Aggressive Expansion

June 25, 2009


Today Sid Ganis, the president of the MPAA, announced that the best picture category at the OSCARS would double up from the current five nominees to the seemingly self indulgent ten. He says it will make the race “more interesting and less cloistered” and may even make room for a “little one” (read: indie) or even (gasp!) a comedy. I’m not convinced his intentions are so pure.

Traditionally, the Acad tends to recognize serious dramas with genre pictures, comedies, movies that are hugely popular at the box office, documentaries, animated movies, and foreign pictures almost always missing the cut.

Take 2008 as a case study. The best picture nominees were Slumdog Millionaire, The Reader, Milk, The Curious Case of Benjamin Button, and Frost/Nixon. The big guffaw came when both Wall-E and The Dark Knight were left out of the running. Both were of the best reviewed movies of the year and were, by any stretch of the imagination, better than the shameful, oscar-bait-holocaust-weepie The Reader. But they didn’t get nominated mainly because one made over 500 million at the US box office and the other was a cartoon.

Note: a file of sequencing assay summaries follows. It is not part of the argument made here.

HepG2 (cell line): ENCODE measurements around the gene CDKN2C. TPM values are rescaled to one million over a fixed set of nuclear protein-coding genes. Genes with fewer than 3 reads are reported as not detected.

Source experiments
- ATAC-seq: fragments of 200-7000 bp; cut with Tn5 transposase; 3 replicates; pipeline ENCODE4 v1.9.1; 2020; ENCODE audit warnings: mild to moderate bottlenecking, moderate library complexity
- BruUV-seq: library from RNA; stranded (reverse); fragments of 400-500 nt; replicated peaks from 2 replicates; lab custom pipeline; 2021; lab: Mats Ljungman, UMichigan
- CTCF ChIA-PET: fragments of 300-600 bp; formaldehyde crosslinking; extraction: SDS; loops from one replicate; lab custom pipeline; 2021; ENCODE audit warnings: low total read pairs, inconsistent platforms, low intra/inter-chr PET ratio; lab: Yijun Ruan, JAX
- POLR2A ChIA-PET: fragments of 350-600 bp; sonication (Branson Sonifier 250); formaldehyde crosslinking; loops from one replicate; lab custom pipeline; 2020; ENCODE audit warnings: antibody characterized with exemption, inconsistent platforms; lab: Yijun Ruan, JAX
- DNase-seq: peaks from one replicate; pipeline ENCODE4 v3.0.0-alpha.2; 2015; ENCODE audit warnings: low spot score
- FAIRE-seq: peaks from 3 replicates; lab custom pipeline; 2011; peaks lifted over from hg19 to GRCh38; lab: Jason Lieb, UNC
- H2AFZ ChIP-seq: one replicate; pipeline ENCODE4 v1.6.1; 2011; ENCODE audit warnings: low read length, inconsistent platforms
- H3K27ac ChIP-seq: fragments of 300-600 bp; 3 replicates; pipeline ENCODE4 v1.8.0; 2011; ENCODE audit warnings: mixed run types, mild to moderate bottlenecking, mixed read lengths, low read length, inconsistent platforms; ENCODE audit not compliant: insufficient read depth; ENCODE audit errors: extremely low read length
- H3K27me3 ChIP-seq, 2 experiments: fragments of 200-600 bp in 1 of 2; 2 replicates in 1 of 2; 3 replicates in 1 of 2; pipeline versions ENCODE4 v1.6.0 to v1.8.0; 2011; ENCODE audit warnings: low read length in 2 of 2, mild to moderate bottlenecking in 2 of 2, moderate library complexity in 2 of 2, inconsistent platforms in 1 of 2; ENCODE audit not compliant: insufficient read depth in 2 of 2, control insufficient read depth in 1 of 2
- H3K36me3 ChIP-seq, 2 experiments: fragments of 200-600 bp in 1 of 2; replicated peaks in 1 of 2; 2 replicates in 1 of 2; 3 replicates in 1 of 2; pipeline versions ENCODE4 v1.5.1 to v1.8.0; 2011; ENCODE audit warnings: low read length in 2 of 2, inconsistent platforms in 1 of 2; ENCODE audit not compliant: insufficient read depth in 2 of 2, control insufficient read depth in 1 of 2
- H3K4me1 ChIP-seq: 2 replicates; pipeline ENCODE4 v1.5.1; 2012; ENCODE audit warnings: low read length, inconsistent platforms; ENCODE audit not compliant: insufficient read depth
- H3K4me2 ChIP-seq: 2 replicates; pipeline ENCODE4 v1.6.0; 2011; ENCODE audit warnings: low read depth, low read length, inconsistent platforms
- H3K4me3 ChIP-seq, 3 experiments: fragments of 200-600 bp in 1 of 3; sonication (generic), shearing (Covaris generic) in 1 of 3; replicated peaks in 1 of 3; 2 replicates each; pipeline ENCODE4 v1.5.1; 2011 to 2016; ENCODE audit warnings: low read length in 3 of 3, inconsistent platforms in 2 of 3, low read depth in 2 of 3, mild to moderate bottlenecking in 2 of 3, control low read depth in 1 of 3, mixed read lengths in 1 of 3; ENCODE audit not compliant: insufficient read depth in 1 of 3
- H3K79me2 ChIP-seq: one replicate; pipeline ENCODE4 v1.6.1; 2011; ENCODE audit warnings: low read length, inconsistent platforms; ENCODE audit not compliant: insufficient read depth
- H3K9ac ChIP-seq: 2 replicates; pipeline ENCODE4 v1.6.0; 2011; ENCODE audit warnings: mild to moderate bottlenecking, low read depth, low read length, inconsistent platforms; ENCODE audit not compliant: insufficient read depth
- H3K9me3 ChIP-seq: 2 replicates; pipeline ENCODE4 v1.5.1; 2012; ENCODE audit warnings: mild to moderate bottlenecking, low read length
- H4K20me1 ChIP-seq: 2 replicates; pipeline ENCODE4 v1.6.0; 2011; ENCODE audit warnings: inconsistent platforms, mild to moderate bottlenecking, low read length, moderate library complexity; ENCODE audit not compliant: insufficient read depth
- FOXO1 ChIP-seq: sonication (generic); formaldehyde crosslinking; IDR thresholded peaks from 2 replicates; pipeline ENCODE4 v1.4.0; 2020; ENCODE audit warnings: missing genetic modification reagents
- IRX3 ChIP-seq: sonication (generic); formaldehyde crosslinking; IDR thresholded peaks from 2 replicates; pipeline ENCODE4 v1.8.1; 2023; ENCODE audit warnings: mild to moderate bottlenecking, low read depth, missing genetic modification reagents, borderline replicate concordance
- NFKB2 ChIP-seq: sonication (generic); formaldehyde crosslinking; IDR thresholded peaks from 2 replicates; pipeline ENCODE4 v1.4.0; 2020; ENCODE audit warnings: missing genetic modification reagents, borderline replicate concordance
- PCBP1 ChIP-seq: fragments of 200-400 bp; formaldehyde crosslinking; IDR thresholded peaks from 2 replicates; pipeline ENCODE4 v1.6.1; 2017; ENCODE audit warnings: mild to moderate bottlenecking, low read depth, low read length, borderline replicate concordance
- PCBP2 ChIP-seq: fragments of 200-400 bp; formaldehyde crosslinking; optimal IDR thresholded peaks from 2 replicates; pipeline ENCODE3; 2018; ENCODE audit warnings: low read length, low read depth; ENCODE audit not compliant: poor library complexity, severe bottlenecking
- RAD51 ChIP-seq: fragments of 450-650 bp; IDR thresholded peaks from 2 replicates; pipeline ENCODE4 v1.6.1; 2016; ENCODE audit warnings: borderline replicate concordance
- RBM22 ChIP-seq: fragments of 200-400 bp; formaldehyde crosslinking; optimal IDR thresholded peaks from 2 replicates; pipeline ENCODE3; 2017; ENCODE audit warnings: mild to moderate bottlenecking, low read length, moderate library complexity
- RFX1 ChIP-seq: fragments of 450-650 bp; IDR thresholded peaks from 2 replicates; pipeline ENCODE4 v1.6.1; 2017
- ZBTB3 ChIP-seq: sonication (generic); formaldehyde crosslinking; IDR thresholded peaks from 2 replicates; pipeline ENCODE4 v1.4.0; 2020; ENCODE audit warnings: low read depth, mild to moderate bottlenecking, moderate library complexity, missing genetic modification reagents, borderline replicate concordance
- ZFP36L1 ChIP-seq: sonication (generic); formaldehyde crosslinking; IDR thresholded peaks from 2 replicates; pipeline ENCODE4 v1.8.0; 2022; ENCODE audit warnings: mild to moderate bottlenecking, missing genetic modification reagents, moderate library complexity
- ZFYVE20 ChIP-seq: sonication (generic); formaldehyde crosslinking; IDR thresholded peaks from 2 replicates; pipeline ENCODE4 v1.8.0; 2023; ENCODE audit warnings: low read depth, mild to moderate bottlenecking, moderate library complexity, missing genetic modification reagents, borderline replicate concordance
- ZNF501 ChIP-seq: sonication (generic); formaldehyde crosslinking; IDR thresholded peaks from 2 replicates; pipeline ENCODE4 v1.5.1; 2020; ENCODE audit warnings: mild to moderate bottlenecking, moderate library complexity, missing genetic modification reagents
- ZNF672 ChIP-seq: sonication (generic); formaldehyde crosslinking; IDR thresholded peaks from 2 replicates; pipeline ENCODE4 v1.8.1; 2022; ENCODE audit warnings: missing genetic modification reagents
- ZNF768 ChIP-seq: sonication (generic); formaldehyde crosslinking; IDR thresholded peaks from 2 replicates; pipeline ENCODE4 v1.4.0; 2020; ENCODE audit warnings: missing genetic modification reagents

So what does the expansion accomplish? The truth is that the move from five pictures to ten is merely a matter of money. What it does is try and boost box office revenues by giving the hugely profitable “Best Picture Nominee” tag to more movies. I try not to say this with any sort of bitter tone, at least not yet, because it is my hope that they will recognize ┬ásmaller movies that are of fantastic quality but limited scope, thus giving them a fighting chance at getting seen. Last year movies like “Man On Wire”, one of the best documentaries I’ve ever seen and one about tight rope walking no less, “4 Months, 3 Weeks and 2 Days”, romanian Christian Mungiu’s verite drama about abortion, Jonathan Demme’s “Rachel Getting Married”, or even the stark Sundance hit “Ballast”, all got the short end of the stick because of their limited releases and niche appeal.

Hopefully, this action will allow voters to take more risks and truly honor those pics that deserve to be called “Best Picture” regardless of genre, scale, risk, revenue, or appeal. Hopefully. Most likely it will lead to self congratulatory back patting by the purveyors of the mediocre and the status quo. Maybe that’s a little pessimistic of me. Yea for movies!